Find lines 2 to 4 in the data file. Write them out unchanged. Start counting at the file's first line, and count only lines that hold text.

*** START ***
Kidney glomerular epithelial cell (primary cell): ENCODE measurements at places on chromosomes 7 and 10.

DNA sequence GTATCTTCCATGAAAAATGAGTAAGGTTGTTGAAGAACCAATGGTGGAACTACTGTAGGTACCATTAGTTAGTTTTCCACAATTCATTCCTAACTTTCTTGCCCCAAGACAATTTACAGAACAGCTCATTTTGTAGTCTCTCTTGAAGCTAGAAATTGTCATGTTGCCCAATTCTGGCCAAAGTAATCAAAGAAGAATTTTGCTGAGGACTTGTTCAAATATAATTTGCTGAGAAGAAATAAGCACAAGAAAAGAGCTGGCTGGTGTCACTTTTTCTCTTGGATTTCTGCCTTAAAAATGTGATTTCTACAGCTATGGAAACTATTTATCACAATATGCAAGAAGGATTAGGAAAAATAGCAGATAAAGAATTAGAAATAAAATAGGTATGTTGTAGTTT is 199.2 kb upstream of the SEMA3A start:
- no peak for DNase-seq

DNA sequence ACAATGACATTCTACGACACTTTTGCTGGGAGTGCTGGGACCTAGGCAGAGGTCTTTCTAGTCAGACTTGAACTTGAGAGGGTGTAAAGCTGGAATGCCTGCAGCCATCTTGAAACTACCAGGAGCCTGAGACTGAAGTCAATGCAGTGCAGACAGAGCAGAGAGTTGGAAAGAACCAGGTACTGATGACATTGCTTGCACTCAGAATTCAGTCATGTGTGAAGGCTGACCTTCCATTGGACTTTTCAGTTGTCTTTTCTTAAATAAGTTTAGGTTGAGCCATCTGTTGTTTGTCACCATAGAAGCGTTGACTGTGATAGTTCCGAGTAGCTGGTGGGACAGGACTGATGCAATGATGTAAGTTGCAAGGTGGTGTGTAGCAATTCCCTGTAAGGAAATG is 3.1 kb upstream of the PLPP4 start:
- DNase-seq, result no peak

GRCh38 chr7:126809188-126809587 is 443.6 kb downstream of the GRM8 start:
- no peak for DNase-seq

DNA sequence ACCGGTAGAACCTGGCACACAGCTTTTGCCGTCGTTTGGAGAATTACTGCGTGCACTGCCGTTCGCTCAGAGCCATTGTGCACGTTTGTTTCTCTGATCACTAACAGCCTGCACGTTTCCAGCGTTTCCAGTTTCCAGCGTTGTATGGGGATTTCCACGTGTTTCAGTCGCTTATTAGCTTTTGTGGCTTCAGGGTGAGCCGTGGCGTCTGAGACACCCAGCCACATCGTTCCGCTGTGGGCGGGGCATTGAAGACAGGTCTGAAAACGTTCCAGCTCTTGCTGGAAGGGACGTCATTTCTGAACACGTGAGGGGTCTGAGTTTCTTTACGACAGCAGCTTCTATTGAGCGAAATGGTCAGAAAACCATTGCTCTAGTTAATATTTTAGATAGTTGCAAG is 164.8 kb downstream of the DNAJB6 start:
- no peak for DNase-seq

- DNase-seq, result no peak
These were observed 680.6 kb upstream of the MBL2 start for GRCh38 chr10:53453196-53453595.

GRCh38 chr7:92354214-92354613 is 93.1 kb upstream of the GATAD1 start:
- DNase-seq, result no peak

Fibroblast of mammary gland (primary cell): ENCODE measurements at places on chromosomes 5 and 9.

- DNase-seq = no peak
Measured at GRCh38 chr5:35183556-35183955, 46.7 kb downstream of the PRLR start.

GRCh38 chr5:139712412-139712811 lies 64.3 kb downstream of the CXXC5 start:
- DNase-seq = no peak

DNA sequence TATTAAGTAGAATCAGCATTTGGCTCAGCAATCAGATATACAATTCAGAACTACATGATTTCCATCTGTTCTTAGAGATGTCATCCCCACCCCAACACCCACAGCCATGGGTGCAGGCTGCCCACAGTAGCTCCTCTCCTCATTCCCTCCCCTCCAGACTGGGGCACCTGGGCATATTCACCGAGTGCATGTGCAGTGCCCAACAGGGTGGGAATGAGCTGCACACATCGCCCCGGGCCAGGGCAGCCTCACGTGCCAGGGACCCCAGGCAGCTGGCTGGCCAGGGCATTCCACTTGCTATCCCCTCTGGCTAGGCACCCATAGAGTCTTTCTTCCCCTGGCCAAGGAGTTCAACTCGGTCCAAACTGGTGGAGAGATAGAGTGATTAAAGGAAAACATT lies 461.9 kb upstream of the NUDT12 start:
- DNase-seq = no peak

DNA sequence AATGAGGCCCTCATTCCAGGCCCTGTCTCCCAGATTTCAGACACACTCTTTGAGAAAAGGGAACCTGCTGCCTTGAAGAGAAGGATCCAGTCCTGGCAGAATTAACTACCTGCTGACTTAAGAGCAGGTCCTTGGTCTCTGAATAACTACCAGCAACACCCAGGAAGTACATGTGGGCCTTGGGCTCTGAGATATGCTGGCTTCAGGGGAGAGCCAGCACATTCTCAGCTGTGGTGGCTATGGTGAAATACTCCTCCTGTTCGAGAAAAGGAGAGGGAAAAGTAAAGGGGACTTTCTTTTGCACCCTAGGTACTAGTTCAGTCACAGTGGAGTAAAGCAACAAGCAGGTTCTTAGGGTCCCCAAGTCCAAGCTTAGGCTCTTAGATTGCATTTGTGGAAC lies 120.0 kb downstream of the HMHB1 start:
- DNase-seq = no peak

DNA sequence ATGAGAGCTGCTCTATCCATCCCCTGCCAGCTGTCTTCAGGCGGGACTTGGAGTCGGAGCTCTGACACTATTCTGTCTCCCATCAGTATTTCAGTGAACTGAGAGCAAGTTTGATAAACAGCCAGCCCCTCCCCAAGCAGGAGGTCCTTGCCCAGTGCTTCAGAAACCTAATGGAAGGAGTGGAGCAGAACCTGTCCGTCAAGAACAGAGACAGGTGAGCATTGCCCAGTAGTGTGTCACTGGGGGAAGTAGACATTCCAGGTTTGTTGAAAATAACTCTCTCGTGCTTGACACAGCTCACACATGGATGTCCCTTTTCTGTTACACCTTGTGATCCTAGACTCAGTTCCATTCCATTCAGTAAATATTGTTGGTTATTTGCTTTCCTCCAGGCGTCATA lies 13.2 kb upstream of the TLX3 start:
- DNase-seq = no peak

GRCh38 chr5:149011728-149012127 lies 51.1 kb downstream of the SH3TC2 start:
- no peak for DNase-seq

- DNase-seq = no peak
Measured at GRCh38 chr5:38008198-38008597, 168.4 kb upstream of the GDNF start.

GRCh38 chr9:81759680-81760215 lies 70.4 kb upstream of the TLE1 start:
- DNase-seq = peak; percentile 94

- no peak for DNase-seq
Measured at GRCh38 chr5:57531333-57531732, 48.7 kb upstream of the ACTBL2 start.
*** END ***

DNA sequence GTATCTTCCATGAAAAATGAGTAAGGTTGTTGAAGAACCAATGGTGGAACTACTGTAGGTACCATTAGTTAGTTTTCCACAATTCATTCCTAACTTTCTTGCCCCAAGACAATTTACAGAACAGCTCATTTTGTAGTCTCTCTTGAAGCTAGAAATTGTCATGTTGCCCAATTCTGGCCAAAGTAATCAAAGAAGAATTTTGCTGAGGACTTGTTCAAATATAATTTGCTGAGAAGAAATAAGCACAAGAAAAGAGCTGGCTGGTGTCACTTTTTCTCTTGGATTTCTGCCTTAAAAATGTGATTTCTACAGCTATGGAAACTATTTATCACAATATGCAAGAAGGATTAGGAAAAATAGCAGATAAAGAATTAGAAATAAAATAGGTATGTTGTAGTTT is 199.2 kb upstream of the SEMA3A start:
- no peak for DNase-seq

DNA sequence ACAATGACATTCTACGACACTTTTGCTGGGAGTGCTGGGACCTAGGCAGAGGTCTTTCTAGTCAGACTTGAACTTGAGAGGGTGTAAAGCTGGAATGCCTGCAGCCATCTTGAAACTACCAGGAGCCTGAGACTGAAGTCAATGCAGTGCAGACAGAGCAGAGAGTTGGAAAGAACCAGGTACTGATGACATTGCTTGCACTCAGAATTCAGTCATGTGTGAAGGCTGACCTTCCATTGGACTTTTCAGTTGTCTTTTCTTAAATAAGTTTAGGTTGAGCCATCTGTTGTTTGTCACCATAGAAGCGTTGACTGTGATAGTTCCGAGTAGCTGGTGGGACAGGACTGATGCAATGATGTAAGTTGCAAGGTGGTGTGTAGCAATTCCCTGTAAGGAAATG is 3.1 kb upstream of the PLPP4 start: